What’s it like to be a graduate student studying Refugee and Forced Migration Studies? Well, when I’m not working one of my two jobs or studying, I’m contemplating everything I’m learning in those settings. Thus, I find myself in my dimly lit living room tonight, listening to rock music, distracted from my research while I contemplate the heart-warming topic of war.
I am a pacifist because I believe in the inherent worth of human life and don’t believe that anyone has the right to take that from another, no matter how heinous we think the “other” may be. War and conflict are highly complicated, with layers of ethical questions about the “ultimate good,” but when it comes down to it, I’m compelled by the image of God in every individual and am a pacifist by principle. As the nonviolent Anabaptists say, “The way of peace is the way of life.”
Right now, I don’t buy into the idea of a just war. How does a fallible human decide what’s “just” enough to kill for or what a “serious probability of success” is?
How can a man be master of another’s life, if he is not even master of his own? Hence he ought to be poor in spirit, and look at Him who for our sake became poor of His own will; let him consider that we are all equal by nature, and not exalt himself impertinently against his own race…— Gregory of Nyssa, Homilies on the Beatitudes
However, I’ve learned from David Keen’s book Complex Emergencies that war is truly profitable, and in many cases, foreign countries continue to pump money toward weapons or misdirected aid so it can continue. (Read the book. I can’t recommend it enough. He also discusses the difficulty of defining the enemy — another reason why the idea of just war seems questionable — and combatant grievances.)
Moreover, war is the livelihood for many folks. Where do they go if the conflict ends? For some, this career is more profitable and fulfilling than working the farms from whence they came, for example. So it seems that in order to make peace, alternative career pathways need to be created for soldiers and militia members to become upwardly mobile in non-violent careers.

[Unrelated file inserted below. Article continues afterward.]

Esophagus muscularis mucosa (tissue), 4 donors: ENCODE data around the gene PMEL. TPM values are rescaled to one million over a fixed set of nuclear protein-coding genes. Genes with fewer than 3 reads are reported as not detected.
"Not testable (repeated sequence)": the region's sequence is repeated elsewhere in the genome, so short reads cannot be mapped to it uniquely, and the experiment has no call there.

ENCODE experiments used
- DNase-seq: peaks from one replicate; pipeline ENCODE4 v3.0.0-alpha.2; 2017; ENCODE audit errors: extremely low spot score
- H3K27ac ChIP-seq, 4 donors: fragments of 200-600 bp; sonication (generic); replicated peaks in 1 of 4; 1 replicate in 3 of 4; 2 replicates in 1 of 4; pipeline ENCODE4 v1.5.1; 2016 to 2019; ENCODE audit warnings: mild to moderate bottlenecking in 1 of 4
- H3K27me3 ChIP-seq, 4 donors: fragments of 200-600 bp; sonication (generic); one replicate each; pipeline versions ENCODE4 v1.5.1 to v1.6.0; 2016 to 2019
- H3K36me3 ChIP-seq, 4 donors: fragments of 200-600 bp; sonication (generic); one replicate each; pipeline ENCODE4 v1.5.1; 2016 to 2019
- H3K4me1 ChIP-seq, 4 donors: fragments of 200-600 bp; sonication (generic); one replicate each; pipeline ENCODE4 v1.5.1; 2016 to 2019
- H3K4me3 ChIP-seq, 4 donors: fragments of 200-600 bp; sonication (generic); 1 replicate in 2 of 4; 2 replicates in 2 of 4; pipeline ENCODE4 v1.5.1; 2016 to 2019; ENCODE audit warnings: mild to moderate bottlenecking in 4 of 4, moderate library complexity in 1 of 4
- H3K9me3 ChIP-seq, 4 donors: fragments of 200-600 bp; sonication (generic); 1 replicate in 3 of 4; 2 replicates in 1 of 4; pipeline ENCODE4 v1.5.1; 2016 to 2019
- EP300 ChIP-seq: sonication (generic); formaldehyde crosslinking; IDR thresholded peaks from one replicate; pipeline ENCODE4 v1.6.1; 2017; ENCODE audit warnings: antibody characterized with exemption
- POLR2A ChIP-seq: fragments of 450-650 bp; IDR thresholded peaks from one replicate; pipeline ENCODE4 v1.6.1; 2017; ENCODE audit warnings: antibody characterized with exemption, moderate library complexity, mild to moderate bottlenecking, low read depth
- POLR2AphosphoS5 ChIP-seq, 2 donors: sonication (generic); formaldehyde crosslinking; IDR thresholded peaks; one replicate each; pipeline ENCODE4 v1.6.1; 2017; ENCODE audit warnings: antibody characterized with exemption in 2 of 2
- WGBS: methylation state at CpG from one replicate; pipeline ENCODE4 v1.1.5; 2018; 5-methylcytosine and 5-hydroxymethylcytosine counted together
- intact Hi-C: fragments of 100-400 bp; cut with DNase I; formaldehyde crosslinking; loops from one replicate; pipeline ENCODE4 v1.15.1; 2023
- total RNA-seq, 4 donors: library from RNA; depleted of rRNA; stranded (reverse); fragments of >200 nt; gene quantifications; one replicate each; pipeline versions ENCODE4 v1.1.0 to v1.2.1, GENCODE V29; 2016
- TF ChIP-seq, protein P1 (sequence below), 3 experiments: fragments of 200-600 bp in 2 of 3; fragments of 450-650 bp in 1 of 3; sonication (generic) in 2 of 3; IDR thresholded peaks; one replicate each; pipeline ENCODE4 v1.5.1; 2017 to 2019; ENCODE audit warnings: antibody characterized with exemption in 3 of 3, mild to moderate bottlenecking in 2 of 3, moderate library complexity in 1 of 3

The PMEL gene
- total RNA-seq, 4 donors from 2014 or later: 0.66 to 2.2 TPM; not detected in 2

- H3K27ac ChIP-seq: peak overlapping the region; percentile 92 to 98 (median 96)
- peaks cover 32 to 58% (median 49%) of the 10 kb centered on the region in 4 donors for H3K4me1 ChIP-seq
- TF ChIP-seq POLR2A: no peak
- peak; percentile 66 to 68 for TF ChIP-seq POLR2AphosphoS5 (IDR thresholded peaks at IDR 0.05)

(Can you tell I’m a youth career navigator? 😉 I geek out to workforce development, but that’s besides the point.)
Addressing the economic functions of violent conflicts is one way to seek peace. I’m particularly curious about career pathways for soldiers and militia members, as they often find both economic gain and status in their positions. However, violence begets violence, and this is the cycle we want to break.
If you’ve worked with gangs in any capacity, please share your experience in the comments. I believe it is highly relatable. If you’re working in countries like the DRC where jobs are scarce, I’d value your input as well.
The creation of work that is both meaningful and profitable seems essential to forming effective, alternative pathways for people to support themselves and their families without harming others in the process. I know Un Jour Nouveau is doing amazing work in this regard in Congo and would love to discuss more about this below. Please comment and share to continue the conversation on nonviolent solutions for both civilians and combatants!
Note: While researching militias for this post, I was particularly thinking about the DRC, but instead I found web pages full of white supremacist groups discussing how they’re allegedly not supremacists but are “defenders,” claiming they’re allegedly not like the news portrays, or others asking if the reader was a part of their local militia and inviting them to join. These are freely accessible on the internet, not on hidden sites.
I’m highly disturbed and concerned, since I hadn’t been aware of just how prevalent these violent groups were in my country. The economic argument above does not apply to these folks as they hold jobs but are voluntarily joining militias out of nationalist agendas, so the steps to stop violence before it happens will look different in those cases than in the scenarios above.
I highly suggest reading Complex Emergencies for a more thorough understanding of what causes and continues conflicts. The goal of this post is to find nonviolent solutions to increase the welfare of women and children who are so often abused by war, protect others who are displaced, and to assist the ones holding the guns and machetes so they can integrate into society and live peaceful, fulfilled lives. Thanks for joining the conversation!